Recently, a 622-amino-acid retroviral receptor (murine leukemia viral receptor REC1) with 12 to 14 potential membrane-spanning domains has been cloned. The physiological role of the receptor was soon found to be that of a cationic amino acid transporter at the cell membrane; the protein was hence renamed MCAT-1, mouse cationic amino acid transporter-1. The functional characteristics of the transporter are similar to those of system y+, a widely expressed Na+-independent transport system for cationic amino acids. The human counterpart of the mouse REC1 gene, encoding the retroviral receptor-transport protein, has been assigned to chromosome 13q12-q14 and named ATRC1. MCAT-1 (and y+) activity is not expressed in rodent liver, but two other related cationic amino acid transport proteins, formed presumably as a result of alternative splicing—Tea (T cell early activation; expressed also in activated T and B lymphocytes) and mouse cationic amino acid transporter-2 (MCAT-2)—are probably responsible for the low-affinity transport of cationic amino acids that is characteristic of (mouse) liver. Studies addressing the ATRC1 gene as well as the Tea and MCAT-2 genes as candidate genes for LPI are under way.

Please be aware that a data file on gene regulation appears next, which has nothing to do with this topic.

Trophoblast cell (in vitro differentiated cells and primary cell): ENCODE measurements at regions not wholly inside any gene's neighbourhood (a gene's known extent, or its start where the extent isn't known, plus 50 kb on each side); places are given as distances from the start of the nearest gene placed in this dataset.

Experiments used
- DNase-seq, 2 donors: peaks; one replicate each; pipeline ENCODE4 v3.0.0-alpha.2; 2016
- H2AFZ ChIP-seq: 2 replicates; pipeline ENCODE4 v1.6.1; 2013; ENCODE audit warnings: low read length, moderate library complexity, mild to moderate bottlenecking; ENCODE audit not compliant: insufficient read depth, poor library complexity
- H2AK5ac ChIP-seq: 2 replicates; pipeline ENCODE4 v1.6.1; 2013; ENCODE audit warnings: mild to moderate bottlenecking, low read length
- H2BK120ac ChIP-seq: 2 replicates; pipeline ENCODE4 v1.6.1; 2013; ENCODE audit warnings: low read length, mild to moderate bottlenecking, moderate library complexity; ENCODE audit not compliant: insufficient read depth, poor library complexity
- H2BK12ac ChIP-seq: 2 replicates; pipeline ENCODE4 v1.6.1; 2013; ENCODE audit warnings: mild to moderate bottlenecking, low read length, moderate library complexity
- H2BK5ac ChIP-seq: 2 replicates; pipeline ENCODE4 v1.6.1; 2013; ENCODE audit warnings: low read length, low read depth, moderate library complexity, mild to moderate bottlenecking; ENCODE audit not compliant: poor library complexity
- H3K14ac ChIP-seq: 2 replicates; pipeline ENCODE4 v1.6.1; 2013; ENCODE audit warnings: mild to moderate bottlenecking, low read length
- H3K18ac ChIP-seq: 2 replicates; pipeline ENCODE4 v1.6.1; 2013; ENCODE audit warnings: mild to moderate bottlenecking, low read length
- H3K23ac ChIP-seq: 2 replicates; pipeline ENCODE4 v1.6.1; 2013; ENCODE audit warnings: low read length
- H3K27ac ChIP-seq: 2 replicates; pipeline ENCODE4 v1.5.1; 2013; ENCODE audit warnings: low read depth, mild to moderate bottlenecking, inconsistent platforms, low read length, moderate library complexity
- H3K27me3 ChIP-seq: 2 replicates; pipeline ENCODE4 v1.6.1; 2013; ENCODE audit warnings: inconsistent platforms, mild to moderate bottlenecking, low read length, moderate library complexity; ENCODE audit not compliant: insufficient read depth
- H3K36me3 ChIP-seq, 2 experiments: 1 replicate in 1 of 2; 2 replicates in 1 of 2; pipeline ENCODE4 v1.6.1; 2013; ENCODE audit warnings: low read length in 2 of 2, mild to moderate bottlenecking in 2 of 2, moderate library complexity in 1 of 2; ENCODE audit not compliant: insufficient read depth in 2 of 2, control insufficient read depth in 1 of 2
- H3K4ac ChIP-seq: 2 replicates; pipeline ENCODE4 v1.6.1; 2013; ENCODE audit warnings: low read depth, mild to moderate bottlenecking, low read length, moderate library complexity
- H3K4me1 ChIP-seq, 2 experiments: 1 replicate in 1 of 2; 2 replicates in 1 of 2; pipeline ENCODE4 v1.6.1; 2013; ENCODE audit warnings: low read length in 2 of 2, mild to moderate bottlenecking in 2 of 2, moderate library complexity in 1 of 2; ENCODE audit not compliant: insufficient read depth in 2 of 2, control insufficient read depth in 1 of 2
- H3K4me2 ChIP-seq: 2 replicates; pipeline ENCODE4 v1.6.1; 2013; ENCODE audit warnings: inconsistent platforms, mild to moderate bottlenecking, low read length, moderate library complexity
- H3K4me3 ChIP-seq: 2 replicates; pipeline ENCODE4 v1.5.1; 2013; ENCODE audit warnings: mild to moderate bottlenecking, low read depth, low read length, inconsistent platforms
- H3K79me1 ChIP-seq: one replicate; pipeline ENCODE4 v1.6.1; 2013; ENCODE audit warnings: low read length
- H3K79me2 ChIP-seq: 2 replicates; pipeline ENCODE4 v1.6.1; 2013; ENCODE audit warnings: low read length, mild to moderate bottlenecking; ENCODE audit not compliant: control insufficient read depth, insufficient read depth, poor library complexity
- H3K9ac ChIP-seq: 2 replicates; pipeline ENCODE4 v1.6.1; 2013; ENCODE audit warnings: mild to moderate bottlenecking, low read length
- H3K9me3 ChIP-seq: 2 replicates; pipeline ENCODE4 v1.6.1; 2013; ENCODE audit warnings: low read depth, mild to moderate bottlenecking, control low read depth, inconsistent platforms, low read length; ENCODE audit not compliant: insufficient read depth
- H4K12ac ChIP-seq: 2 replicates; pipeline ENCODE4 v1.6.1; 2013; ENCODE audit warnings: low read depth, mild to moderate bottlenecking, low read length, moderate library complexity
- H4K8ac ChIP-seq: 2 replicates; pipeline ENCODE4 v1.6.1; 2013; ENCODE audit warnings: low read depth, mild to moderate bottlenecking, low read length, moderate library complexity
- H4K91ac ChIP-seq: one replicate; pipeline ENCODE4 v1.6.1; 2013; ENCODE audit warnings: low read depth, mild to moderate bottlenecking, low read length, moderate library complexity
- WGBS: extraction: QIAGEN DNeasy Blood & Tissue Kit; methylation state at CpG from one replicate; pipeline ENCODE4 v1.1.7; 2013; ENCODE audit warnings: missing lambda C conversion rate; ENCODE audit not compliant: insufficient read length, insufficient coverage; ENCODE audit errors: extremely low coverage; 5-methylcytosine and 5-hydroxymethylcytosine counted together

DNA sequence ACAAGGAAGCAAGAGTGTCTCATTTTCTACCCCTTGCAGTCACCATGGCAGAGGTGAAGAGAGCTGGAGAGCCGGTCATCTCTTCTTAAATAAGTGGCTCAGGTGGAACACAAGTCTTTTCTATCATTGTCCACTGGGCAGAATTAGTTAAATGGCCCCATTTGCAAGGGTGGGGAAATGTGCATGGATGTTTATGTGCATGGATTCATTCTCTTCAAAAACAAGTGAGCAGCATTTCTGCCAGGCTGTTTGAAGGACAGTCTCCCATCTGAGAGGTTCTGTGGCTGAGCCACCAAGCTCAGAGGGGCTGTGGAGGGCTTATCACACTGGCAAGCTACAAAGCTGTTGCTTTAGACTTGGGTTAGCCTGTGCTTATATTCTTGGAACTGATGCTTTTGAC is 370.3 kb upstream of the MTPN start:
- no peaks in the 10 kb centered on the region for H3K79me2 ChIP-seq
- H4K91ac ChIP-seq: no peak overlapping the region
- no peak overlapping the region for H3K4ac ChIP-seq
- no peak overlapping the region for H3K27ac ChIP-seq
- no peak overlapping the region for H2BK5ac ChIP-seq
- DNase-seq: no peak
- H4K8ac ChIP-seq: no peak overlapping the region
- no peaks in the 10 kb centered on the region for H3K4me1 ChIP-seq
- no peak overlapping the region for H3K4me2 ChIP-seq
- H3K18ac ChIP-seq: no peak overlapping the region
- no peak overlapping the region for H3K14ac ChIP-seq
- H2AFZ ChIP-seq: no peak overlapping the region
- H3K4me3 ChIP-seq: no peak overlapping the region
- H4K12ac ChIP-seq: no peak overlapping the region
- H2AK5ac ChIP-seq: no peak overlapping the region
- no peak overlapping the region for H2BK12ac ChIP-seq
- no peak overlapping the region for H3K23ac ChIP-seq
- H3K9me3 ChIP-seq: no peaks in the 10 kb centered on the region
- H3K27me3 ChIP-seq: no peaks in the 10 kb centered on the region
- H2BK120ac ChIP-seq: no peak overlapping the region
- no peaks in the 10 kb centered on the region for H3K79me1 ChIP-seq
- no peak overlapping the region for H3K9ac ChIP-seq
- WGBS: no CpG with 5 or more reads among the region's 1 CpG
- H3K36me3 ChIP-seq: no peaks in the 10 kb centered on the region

Treatment in lysinuric protein intolerance consists of protein restriction and supplementation with oral citrulline, 3 to 8 g daily during meals. Patients are encouraged to increase their protein intake modestly during citrulline supplementation, but aversion to protein in most patients effectively inhibits them from accepting more than the minimal requirement. The treatment clearly improves the growth and well-being of the patients. Pulmonary complications (interstitial pneumonia, pulmonary alveolar proteinosis, cholesterol granulomas, and respiratory insufficiency) have occasionally responded to early treatment with high-dose prednisolone, or to bronchoalveolar lavages. No therapy is known for the associated renal disease and renal failure.
The clinical and biochemical findings in other cationic aminoacidurias differ slightly from those in lysinuric protein intolerance. The symptoms of the index case with hyperdibasic aminoaciduria type 1 resemble those of LPI, but the other affected members of the pedigree are clinically healthy. The Japanese patient with isolated lysinuria has severe growth failure, seizures, and mental retardation. Her transport defect is apparently limited to lysine, and hyperammonemia is not a feature of the disease.